Aspinwall House is a large sea-facing 19th century British heritage building in Fort Kochi. Now this property is globally known as the main venue of Kochi-Muziris Biennale, the international contemporary art festival of India.
Built in 1867 by British businessman John H Aspinwall, the complex served as a business house for the export of a variety of goods, especially coir products, pepper and other Kerala spices, timber, tea, coffee, lemongrass oil, and other agro products.
Popular narratives in Kochi say that the company was not originally founded by Aspinwall, but rather by two British brothers and that the business suffered huge losses. Apart from the exports of the goods, the company was also said to be in the business of boat-making. Aspinwall became a partner in the company and made the business profitable and, eventually, he became the owner of the company.
Aspinwall was a popular figure in Kochi. He served as the Chairman of Fort Kochi Municipality from 1875 until 1878. His photograph still hangs on a wall of the old Fort Kochi Municipality Office building (presently Kochi Municipal Corporation Fort Kochi Zonal office). Although he returned to England towards the end of his life, when the news of his death reached the shores of Kochi, many shops and businesses of Fort Kochi were shut down as a tribute.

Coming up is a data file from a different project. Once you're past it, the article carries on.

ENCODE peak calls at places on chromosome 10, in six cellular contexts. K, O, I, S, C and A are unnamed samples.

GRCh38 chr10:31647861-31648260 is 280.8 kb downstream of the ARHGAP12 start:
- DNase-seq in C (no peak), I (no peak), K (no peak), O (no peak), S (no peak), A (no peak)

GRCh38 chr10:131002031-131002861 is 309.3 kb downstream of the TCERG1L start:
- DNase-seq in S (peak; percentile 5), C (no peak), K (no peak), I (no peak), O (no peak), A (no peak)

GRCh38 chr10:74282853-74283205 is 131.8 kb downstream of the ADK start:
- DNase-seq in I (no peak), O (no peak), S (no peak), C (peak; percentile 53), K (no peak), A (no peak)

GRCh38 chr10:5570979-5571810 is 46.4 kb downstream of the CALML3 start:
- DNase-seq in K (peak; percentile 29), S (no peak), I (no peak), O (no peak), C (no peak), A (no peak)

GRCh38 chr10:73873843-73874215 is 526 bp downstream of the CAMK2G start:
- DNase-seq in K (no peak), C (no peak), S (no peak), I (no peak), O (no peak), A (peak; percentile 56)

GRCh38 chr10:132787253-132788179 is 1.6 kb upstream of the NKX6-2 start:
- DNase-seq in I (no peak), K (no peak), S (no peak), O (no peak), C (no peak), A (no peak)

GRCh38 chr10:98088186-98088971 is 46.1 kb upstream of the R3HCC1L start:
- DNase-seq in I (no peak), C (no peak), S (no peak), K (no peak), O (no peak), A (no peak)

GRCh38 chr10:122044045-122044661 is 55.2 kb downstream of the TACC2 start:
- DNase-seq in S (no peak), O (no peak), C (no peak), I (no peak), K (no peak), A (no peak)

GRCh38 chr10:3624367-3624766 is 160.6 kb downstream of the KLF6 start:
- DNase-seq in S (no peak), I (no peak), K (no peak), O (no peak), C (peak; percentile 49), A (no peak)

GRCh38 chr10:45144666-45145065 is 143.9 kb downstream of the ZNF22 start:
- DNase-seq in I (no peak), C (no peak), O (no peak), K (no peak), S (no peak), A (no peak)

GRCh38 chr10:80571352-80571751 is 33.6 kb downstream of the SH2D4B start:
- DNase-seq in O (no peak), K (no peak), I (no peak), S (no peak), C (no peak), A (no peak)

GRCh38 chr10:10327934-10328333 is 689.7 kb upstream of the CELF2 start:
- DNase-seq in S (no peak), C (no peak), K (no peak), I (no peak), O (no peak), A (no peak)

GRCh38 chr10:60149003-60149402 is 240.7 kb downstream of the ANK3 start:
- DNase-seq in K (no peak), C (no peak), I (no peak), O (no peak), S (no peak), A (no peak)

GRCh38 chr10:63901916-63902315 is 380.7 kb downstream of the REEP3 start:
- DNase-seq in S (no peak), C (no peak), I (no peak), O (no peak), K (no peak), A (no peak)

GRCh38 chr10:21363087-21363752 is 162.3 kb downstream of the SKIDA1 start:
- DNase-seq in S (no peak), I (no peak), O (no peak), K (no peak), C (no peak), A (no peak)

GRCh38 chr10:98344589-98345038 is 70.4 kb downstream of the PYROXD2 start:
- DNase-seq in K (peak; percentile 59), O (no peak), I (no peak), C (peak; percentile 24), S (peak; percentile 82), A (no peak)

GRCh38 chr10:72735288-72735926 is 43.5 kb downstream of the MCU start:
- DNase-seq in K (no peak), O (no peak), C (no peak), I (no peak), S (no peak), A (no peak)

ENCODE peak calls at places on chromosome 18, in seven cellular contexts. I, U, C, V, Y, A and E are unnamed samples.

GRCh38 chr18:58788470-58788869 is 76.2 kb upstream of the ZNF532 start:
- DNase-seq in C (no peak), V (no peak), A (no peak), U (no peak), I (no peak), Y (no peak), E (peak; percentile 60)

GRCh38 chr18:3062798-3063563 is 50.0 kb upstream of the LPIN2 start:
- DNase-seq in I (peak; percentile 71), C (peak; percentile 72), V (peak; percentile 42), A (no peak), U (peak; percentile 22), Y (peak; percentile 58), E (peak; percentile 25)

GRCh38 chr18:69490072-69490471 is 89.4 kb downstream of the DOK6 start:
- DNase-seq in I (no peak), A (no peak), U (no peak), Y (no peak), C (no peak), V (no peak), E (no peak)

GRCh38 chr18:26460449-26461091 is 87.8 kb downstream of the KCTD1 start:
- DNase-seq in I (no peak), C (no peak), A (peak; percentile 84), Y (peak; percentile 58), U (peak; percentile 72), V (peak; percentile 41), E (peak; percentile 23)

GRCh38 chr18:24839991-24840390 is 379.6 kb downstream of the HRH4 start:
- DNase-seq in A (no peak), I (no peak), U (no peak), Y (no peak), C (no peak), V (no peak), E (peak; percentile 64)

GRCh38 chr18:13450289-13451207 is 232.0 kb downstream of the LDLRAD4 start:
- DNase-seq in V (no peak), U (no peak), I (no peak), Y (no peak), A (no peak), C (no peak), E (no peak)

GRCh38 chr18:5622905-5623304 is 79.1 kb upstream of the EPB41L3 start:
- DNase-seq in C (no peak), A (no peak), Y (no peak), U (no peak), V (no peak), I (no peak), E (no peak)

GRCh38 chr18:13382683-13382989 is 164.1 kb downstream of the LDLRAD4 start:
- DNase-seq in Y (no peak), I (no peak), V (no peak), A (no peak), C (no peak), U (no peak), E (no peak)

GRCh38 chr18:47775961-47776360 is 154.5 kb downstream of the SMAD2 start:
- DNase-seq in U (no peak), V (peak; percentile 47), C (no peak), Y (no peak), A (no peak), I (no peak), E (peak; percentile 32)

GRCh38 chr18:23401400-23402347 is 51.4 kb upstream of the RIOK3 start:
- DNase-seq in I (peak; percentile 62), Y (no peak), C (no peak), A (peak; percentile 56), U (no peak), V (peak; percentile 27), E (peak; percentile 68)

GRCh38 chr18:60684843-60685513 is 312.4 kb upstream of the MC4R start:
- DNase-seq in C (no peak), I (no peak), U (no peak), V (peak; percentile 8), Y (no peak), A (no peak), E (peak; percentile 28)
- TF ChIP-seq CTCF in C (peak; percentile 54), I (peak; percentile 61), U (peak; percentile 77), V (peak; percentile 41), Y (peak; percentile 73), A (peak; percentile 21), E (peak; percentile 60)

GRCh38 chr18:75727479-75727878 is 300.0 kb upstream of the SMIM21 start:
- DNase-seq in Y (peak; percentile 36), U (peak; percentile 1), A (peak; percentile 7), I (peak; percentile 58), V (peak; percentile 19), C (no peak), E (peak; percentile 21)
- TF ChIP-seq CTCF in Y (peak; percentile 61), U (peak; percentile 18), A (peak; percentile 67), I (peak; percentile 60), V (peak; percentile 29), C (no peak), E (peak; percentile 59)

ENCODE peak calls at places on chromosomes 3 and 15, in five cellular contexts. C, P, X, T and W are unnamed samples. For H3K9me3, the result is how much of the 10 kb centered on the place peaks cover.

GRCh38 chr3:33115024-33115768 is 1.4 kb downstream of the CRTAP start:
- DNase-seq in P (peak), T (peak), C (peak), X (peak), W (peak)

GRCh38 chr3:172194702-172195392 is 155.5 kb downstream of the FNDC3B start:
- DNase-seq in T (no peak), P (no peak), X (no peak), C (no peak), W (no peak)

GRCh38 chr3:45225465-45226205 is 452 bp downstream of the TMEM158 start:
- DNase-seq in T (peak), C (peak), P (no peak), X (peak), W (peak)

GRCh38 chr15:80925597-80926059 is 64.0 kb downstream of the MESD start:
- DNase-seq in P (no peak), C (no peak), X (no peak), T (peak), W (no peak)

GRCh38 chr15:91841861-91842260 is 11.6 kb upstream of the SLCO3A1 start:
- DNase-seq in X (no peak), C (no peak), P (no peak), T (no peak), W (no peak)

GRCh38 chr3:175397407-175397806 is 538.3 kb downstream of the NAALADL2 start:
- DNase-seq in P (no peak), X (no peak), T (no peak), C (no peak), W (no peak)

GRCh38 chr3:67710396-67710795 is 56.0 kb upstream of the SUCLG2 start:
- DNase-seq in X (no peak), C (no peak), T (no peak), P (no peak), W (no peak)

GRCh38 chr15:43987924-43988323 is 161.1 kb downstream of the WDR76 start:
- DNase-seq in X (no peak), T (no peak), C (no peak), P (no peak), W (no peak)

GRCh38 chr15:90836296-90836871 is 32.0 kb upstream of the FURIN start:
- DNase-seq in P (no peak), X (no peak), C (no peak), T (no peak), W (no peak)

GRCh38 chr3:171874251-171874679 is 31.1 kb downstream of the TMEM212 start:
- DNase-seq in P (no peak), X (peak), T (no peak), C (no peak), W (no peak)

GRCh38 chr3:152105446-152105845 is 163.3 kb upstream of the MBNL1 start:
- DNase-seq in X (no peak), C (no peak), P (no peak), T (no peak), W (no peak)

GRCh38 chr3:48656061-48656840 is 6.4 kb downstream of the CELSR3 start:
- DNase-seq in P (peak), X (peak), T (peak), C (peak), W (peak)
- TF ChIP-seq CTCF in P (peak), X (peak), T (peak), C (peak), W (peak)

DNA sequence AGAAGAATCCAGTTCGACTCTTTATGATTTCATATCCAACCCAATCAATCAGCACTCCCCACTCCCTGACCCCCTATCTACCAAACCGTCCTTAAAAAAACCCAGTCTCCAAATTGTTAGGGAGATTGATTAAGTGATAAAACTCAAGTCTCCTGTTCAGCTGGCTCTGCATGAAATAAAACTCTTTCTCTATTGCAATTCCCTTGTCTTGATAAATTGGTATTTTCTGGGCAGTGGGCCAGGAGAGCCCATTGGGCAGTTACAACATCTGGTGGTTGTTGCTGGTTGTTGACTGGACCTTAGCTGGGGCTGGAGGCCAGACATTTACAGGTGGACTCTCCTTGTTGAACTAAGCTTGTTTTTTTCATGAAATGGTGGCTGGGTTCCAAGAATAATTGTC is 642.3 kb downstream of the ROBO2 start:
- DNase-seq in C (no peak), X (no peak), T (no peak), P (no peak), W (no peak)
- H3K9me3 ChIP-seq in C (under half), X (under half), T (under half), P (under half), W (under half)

Aspinwall and Company represents the age of prosperity of private British business in Kochi. In 1813 with the introduction of a new law by the British administration, the monopoly of the British East India Company came to an end and individual British businessmen like Aspinwall entered the Indian market. One may still find remnants of an array of old British business houses in Fort Kochi and Mattancherry.
Aspinwall became a public limited company in 1956, with financial participation from the erstwhile Travancore Royal family. When, in 1971, the English company offered to disinvest its holdings, the Travancore Royal family agreed to acquire the controlling shares in the Group. Aspinwall House has, by turn, housed the offices of an English newspaper and provided an atmospheric location for many scenes in a number of Malayalam films.
Currently the property has been leased to a private company, which in turn has given the space to the Kochi Biennale Foundation to use as a venue for the Kochi-Muziris Biennale.
-by Manorama Online